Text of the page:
Microsoft closes critical holes in Outlook Express and Windows Mail
As previously announced, Microsoft has released two updates to close critical security holes. A flaw in the implementation of the POP3 and IMAP protocols can be exploited to trigger overflows in Outlook Express and Windows (Live) Mail via specially crafted mail server responses. This allows attackers to inject arbitrary code into a vulnerable system and execute it there at the user's privilege level.
To fall victim to such an attack, users don't necessarily need to contact a manipulated server directly. Attackers with access to a server can also intercept traffic via Man-in-the-Middle attacks or redirect clients via DNS manipulations.
Outlook 5.5 and 6 are affected as well as Windows Mail and Live Mail under Windows 7, Vista, XP, Server 2003 and Server 2008. Microsoft rates the flaw differently for the various versions of the operating system: Under Windows 7, the problem is considered less critical than under XP and Vista – however, this is only because Windows 7 users need to manually install the mail applications before their systems become vulnerable. Windows 7 does contain the vulnerable component, inetcomm.dll. Update MS10-030 fixes the flaw.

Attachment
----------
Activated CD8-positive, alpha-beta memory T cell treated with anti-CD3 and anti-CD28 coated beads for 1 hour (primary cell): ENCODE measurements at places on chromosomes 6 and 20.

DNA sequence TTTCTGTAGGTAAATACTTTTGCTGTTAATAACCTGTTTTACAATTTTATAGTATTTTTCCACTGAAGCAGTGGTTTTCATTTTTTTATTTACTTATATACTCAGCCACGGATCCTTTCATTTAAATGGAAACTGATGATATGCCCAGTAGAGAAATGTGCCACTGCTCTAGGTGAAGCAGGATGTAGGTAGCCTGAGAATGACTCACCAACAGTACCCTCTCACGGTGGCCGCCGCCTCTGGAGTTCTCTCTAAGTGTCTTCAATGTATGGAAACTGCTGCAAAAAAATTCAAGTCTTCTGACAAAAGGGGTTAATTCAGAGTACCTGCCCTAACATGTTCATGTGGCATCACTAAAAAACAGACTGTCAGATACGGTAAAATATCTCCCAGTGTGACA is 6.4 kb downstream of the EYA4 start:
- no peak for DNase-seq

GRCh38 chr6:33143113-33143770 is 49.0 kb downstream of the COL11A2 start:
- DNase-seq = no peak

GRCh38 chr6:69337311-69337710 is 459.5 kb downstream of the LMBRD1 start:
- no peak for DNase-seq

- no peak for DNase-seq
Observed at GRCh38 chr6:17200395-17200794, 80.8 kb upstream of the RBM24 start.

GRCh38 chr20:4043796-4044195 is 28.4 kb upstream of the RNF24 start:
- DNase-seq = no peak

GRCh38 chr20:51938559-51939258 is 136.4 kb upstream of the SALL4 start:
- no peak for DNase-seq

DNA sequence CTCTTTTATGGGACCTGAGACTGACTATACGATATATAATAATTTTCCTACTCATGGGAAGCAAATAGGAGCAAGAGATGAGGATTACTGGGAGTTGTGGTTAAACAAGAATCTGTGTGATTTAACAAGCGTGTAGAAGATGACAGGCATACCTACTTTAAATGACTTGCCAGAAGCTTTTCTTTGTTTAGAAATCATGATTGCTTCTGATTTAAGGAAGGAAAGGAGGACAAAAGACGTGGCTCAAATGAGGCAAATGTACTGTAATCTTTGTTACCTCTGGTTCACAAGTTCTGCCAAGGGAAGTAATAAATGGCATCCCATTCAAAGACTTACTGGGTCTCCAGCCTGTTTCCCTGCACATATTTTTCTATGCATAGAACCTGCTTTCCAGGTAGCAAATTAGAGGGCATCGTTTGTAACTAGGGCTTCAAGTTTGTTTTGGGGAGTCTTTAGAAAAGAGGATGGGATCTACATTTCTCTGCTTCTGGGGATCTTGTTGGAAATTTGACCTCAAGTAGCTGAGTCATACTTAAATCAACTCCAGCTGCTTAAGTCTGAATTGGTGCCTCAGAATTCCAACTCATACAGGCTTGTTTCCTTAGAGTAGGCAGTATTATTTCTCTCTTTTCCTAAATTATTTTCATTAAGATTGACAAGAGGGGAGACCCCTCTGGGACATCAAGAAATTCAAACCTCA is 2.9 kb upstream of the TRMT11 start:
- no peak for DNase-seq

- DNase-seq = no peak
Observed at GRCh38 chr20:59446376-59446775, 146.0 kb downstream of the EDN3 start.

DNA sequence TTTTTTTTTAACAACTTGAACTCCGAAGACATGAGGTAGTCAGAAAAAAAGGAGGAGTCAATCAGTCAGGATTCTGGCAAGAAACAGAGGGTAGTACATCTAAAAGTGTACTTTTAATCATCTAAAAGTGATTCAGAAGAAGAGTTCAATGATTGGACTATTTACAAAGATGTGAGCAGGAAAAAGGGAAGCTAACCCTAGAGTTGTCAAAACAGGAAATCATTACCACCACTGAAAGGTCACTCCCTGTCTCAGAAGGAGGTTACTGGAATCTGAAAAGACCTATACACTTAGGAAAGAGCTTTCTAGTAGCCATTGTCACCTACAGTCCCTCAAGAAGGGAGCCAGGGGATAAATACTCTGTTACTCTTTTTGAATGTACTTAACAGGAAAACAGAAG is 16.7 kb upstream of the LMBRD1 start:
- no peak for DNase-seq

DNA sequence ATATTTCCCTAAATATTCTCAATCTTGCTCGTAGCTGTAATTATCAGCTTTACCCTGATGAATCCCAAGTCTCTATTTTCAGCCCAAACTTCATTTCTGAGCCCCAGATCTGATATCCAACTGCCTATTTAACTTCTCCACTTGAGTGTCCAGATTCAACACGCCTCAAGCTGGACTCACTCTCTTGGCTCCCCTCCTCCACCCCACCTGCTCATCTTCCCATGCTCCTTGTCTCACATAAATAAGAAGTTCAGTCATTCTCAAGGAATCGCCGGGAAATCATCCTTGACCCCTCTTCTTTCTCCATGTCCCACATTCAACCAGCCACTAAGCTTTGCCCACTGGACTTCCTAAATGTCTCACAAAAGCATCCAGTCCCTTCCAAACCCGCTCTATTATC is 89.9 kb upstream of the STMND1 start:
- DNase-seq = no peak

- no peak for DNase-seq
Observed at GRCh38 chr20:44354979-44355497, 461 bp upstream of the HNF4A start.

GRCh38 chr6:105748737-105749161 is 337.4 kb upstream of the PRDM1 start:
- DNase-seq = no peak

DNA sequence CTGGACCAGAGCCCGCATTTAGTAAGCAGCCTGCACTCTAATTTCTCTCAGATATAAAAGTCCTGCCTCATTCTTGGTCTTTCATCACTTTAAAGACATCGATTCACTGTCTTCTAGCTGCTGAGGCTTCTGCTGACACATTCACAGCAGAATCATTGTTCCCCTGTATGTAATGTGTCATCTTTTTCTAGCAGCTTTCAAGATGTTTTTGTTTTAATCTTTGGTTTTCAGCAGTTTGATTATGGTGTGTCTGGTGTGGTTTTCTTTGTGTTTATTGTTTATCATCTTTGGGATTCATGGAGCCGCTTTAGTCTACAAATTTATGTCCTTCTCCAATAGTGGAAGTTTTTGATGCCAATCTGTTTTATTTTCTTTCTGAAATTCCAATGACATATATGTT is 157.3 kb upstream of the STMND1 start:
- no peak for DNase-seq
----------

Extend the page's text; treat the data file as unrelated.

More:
Another update, MS10-031, fixes a flaw in the way Visual Basic for Applications (VBA) handles ActiveX controls. Attackers can use specially crafted Office documents to trigger a flaw and compromise a system. Microsoft hasn't provided any further details. Office XP, Office 2003 and 2007 Office System are affected, as well as Microsoft's Visual Basic for Applications developer tools and SDK.
Although Microsoft considers it unlikely that reliable exploit code will emerge for the holes, users are advised to install the updates as soon as possible.